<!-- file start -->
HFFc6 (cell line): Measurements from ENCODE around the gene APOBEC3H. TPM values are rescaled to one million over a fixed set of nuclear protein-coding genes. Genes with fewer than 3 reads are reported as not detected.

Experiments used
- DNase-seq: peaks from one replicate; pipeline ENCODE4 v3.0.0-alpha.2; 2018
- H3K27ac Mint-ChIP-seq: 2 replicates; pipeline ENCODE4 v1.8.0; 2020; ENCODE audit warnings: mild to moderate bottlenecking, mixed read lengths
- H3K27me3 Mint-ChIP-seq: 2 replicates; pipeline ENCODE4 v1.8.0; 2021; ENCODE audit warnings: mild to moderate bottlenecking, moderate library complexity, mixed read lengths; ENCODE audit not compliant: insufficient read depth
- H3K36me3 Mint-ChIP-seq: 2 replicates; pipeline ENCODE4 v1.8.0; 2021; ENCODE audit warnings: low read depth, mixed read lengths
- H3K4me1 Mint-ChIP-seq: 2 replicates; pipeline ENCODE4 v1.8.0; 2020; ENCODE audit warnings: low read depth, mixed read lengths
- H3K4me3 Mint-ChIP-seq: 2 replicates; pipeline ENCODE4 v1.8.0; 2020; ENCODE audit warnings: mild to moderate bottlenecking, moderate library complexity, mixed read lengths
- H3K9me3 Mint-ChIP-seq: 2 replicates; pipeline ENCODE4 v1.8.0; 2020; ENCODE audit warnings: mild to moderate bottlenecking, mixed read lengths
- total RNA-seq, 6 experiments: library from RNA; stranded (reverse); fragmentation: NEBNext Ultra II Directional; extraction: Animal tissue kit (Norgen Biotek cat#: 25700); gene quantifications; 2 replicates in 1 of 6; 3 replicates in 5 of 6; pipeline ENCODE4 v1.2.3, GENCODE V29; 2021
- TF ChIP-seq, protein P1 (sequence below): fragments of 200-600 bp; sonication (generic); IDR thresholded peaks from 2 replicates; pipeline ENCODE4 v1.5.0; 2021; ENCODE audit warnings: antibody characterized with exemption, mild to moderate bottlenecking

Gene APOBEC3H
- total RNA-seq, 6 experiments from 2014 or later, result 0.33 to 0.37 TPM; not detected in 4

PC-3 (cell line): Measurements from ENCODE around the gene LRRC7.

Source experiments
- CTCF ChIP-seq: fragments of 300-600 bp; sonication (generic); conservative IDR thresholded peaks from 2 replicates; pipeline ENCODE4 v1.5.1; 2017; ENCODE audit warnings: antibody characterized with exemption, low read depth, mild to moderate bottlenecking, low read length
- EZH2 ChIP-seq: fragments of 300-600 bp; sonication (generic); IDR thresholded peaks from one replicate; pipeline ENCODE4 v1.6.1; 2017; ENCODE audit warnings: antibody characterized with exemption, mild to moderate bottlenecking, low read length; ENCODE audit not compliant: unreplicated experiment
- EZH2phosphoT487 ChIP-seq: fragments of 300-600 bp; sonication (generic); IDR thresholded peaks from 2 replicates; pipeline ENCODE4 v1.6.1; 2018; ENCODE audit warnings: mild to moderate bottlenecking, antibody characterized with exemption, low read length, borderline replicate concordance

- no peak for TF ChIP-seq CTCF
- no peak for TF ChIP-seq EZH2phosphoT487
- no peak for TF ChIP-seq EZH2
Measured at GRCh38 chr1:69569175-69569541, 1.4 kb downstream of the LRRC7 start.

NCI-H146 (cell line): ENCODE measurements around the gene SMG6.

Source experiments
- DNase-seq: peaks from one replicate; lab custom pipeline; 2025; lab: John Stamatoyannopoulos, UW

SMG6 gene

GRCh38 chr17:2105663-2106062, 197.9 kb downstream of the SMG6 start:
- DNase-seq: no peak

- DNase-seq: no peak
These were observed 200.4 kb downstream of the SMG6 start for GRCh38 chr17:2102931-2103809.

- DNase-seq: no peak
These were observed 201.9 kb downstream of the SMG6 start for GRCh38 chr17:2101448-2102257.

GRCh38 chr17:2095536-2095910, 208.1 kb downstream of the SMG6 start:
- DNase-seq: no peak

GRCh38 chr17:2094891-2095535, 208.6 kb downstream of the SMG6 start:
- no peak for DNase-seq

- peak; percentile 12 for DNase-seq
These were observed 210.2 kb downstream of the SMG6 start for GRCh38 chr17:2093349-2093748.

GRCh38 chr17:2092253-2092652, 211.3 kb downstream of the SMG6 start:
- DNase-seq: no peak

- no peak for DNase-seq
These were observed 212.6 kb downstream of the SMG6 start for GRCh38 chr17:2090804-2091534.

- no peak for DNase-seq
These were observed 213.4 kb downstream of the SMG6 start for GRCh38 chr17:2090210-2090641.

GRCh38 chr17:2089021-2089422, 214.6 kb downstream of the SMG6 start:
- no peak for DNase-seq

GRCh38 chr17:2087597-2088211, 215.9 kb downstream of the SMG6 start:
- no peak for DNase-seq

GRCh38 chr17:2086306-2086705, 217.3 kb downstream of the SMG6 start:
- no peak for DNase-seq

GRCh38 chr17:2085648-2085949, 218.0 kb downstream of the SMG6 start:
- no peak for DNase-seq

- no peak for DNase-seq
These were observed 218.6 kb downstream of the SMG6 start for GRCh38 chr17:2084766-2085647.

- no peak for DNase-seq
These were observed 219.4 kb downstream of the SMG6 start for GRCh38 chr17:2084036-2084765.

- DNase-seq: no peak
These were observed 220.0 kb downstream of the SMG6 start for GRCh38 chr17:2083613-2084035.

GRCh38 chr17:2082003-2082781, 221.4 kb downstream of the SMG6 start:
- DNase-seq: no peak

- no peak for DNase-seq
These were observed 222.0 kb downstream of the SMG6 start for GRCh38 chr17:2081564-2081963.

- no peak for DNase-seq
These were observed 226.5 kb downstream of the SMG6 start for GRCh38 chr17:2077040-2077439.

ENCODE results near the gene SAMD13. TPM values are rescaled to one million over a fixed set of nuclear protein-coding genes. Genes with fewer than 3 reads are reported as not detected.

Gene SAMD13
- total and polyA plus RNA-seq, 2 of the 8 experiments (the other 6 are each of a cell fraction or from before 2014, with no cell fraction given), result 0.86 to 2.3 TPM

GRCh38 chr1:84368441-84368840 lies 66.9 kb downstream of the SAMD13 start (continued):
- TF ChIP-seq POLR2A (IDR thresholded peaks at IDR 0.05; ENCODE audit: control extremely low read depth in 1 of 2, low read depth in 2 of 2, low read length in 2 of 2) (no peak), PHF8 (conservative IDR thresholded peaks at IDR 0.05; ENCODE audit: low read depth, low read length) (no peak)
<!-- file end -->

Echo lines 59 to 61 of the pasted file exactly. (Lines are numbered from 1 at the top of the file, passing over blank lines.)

GRCh38 chr17:2082003-2082781, 221.4 kb downstream of the SMG6 start:
- DNase-seq: no peak

- no peak for DNase-seq